The Constrained Court: Law, Politics, and the Decisions Justices Make

By Michael A. Bailey; Forrest Maltzman | Go to book overview

Chapter 3
DISENTANGLING LAW AND POLICY PREFERENCES

IN RESPONSE TO A NEIGHBOR’S false report about a man “going crazy” with a gun, an armed Harris County sheriff’s deputy entered John Lawrence’s unlocked apartment on September 17, 1998. Instead of finding a dangerous situation, the deputy found an awkward one: Lawrence and another man were engaged in intimate sexual acts. The deputy arrested both men based on a Texas anti-sodomy law that prohibited anal and oral sex between members of the same sex. They spent the night in jail and were eventually fined $200.

Lawrence challenged his conviction on the grounds that the law itself violated both his constitutional right to privacy and the equal protection clause of the Fourteenth Amendment. The case made its way to the United States Supreme Court where six justices voted to overturn the Texas law in Lawrence v. Texas (2003). In so doing, the justices overturned the precedent in Bowers v. Hardwick (1986) in which the Court had upheld a similar law.

Both sides were quick to see politics at work. Conservatives said that the justices who voted to strike the Texas law (Stephen Breyer, Ruth Bader Ginsburg, Anthony Kennedy, Sandra Day O’Connor, David Souter, and John Paul Stevens) had trampled precedent to get to their desired policy outcome. Liberals said the three justices who voted to uphold the Texas law (William Rehnquist, Antonin Scalia, and Clarence Thomas) were simply promoting homophobic policy preferences (Pinello 2003, 100).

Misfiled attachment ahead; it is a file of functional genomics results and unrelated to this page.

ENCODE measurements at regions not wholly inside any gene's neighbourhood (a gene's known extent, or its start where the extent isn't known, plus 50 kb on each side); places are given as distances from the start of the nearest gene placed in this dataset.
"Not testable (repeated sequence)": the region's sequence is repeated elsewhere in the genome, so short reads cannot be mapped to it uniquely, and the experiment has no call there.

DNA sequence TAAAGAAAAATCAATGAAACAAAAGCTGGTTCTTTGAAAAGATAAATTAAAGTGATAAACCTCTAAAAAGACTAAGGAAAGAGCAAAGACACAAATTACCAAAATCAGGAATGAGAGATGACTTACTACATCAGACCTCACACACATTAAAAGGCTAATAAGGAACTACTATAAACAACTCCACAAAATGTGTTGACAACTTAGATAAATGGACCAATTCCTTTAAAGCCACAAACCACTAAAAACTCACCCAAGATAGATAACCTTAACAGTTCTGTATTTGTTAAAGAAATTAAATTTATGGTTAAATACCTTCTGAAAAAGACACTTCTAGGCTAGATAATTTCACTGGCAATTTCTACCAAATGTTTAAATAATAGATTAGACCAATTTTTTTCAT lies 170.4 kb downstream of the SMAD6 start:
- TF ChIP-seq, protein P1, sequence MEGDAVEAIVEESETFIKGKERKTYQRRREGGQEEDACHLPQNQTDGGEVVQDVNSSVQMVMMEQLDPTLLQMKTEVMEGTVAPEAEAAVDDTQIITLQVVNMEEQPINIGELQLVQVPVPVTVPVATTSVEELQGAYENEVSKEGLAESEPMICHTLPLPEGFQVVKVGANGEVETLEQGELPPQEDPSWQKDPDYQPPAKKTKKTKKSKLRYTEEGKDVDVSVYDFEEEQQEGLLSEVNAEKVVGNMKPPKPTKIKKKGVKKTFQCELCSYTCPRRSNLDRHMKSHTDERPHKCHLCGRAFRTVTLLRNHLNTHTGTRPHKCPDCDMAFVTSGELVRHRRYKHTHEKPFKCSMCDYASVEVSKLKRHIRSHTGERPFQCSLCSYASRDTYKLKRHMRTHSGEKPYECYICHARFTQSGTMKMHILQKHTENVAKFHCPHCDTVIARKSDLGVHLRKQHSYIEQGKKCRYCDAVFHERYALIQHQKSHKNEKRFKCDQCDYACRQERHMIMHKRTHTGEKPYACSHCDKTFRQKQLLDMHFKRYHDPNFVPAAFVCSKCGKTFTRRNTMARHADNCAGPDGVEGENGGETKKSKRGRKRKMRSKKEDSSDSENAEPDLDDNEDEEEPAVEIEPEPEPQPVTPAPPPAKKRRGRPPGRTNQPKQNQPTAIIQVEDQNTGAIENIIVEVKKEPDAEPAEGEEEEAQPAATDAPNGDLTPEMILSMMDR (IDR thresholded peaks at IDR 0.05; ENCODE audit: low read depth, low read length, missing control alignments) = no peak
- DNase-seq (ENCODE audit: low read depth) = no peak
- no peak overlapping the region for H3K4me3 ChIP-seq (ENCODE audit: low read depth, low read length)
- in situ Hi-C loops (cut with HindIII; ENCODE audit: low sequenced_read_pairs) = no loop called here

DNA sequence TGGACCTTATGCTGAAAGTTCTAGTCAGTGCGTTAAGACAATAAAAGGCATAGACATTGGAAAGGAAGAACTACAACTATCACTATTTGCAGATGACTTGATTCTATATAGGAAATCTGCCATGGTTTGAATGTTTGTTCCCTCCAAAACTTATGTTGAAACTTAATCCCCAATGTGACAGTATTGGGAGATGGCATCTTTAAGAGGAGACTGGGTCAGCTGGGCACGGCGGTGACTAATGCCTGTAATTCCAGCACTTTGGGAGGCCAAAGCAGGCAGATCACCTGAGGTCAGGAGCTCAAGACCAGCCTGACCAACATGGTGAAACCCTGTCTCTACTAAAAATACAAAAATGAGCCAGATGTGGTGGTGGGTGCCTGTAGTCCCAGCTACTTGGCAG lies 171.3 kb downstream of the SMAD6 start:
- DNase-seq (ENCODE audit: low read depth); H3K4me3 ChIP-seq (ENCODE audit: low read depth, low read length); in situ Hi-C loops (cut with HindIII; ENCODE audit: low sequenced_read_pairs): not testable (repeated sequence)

Even in this politically charged environment, however, each side justified itself in legal terms. Justice Kennedy’s majority opinion argued that the due process clause of the Fourteenth Amendment protected consensual intimate physical relationships and that Romer v. Evans (1996) meant that class-based legislation directed at homosexuals violated the equal protection clause. On the other side, Justice Thomas argued that even though on policy grounds he found Texas’s law against homosexual sex “uncommonly silly,” the Constitution provided no grounds for overturning it. He said that were he a member of the Texas state legislature— and presumably acting on policy instead of legal grounds—he would vote to repeal the law.

In this case, like so many, political and legal explanations weave together in a complex knot. As a result, separating these influences is very

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